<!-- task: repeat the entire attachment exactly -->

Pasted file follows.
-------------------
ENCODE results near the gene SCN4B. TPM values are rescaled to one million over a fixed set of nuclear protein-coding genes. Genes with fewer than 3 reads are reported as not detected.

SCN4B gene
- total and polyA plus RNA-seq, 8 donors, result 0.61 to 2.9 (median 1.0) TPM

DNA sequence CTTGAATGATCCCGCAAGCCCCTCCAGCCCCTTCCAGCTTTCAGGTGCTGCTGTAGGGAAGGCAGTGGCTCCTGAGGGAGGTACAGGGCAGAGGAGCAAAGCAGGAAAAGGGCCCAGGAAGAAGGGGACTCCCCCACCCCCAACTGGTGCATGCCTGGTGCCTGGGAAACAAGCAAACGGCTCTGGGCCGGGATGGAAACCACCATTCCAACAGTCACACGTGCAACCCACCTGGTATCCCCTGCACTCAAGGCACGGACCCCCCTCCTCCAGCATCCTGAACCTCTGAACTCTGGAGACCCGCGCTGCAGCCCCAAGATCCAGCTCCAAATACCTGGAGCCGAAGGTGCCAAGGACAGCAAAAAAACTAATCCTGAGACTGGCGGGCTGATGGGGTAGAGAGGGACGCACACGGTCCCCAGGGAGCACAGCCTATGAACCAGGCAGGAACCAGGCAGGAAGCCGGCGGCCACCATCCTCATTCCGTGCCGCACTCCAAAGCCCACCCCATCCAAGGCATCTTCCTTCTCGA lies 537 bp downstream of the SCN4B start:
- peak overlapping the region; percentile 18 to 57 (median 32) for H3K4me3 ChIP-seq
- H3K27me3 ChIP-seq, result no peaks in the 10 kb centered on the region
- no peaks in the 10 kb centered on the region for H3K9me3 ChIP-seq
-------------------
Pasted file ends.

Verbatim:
ENCODE results near the gene SCN4B. TPM values are rescaled to one million over a fixed set of nuclear protein-coding genes. Genes with fewer than 3 reads are reported as not detected.

SCN4B gene
- total and polyA plus RNA-seq, 8 donors, result 0.61 to 2.9 (median 1.0) TPM

DNA sequence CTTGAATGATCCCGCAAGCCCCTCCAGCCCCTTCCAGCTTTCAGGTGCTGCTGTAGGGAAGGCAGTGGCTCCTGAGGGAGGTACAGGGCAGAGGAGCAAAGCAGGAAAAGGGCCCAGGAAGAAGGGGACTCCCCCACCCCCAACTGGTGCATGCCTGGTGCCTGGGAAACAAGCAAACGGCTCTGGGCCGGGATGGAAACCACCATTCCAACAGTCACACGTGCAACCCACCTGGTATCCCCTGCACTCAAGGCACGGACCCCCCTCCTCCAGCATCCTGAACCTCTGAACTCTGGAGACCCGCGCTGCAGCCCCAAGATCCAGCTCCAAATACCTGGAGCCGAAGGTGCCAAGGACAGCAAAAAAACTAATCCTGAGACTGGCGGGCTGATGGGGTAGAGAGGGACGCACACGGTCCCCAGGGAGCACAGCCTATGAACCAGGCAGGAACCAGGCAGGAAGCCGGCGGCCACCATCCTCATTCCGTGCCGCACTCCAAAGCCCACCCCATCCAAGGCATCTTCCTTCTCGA lies 537 bp downstream of the SCN4B start:
- peak overlapping the region; percentile 18 to 57 (median 32) for H3K4me3 ChIP-seq
- H3K27me3 ChIP-seq, result no peaks in the 10 kb centered on the region
- no peaks in the 10 kb centered on the region for H3K9me3 ChIP-seq